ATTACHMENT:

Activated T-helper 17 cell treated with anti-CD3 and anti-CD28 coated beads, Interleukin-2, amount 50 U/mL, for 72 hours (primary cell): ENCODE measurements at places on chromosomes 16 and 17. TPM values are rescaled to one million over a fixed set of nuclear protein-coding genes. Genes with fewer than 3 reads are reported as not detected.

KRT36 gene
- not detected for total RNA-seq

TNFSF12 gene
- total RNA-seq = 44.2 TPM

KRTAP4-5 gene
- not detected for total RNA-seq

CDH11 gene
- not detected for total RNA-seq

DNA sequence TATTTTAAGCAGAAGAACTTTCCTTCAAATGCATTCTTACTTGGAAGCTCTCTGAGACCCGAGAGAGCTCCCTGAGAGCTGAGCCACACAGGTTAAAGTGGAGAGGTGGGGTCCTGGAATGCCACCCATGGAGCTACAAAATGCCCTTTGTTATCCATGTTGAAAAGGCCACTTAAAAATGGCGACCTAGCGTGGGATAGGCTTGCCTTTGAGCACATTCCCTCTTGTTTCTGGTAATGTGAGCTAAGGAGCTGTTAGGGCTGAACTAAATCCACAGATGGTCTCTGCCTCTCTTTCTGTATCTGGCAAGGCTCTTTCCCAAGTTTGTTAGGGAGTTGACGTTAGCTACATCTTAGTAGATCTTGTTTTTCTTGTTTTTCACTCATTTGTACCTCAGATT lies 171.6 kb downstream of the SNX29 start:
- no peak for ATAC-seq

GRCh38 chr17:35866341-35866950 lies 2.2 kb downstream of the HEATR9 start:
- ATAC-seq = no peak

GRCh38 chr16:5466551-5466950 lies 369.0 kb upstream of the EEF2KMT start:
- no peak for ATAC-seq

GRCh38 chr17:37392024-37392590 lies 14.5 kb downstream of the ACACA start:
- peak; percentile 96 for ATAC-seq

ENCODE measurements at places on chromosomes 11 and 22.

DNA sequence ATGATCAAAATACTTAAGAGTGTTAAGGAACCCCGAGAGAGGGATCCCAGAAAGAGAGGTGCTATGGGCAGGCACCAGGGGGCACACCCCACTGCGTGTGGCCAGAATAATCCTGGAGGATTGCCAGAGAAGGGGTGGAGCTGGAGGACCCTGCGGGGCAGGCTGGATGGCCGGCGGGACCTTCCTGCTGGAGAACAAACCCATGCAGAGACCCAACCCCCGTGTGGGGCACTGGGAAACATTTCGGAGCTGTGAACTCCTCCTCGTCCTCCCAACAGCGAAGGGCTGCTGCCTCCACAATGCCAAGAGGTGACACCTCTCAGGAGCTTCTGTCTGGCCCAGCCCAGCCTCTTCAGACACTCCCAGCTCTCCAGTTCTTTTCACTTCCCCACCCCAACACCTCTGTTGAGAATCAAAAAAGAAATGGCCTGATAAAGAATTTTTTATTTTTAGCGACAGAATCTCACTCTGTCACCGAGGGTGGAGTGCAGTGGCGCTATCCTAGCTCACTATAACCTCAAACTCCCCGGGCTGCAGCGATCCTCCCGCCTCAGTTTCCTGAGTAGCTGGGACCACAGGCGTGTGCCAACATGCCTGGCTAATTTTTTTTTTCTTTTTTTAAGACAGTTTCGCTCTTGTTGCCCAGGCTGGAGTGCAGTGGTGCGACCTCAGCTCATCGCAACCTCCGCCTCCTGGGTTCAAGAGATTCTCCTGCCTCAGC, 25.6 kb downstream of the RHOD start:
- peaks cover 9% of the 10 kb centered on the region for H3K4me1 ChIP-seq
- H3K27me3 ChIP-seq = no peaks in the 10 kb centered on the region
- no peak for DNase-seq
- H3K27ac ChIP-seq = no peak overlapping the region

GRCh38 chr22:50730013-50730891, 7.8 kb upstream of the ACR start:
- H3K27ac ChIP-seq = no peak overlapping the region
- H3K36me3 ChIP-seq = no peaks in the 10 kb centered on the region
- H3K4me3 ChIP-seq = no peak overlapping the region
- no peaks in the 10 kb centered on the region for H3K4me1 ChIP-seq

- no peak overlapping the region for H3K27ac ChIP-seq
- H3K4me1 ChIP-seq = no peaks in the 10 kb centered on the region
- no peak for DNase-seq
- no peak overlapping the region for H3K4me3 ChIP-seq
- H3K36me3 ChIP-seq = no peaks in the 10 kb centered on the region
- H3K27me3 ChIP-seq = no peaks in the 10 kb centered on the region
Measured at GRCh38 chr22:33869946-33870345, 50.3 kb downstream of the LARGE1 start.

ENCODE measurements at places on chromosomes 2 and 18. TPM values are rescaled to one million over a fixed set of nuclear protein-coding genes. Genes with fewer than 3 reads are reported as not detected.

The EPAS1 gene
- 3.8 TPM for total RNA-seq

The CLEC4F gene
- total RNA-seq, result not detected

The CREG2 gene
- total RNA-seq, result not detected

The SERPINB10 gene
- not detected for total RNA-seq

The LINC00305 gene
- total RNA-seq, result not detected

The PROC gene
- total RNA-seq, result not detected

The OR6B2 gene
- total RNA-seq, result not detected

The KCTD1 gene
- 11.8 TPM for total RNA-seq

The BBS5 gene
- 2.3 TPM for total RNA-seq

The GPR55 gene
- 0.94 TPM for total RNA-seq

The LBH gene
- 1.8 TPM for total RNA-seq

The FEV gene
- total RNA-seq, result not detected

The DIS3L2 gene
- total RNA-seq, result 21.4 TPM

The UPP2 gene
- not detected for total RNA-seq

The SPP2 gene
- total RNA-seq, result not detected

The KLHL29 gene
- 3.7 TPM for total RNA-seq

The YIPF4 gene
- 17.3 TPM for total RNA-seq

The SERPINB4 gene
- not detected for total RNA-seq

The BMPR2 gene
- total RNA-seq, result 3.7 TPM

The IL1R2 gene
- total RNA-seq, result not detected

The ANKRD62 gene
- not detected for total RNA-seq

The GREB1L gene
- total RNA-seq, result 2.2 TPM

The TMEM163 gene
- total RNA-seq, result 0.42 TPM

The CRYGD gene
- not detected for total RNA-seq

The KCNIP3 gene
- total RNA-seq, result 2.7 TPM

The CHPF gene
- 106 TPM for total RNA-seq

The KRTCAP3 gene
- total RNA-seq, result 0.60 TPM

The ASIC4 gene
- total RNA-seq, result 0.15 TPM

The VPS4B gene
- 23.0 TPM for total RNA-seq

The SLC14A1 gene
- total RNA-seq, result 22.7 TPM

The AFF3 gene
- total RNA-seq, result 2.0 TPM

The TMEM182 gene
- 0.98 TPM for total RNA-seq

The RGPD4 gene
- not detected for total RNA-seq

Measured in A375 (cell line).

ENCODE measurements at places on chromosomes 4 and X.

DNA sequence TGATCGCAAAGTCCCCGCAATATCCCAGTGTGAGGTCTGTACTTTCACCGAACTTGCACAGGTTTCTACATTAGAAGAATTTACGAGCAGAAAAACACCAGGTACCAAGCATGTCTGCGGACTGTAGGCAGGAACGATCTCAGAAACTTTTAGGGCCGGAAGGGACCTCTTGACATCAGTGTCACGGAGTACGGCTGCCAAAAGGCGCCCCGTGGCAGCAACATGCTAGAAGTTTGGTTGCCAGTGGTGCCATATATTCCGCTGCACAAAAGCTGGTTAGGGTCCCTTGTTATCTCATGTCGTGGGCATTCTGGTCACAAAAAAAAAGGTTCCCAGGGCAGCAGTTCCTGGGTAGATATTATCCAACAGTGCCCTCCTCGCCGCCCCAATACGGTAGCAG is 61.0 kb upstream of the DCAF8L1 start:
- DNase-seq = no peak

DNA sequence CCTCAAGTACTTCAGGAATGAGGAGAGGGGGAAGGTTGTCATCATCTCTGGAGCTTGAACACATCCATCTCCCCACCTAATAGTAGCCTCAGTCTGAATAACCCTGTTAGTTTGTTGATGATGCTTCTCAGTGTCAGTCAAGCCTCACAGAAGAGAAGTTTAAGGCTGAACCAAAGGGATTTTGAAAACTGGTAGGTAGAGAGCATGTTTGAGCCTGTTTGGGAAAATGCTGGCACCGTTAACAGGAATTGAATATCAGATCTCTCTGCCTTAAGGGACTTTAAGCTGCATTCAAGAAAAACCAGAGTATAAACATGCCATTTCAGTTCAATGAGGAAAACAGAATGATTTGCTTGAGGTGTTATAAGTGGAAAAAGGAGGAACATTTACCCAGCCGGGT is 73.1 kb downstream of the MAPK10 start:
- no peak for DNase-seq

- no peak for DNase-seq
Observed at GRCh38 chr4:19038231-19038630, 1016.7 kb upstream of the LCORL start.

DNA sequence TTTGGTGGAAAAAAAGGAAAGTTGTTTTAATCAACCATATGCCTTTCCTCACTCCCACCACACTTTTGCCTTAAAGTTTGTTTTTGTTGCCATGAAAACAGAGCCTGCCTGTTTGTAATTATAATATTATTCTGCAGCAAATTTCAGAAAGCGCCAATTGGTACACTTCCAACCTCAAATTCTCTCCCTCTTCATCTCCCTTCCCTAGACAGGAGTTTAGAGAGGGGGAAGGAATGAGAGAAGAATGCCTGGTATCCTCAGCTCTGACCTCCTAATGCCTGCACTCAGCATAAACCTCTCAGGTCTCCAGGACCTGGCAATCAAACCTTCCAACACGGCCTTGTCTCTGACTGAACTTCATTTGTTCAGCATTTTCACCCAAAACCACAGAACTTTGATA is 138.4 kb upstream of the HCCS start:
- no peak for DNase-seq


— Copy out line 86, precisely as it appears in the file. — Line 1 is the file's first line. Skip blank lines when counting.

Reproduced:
- total RNA-seq, result 2.7 TPM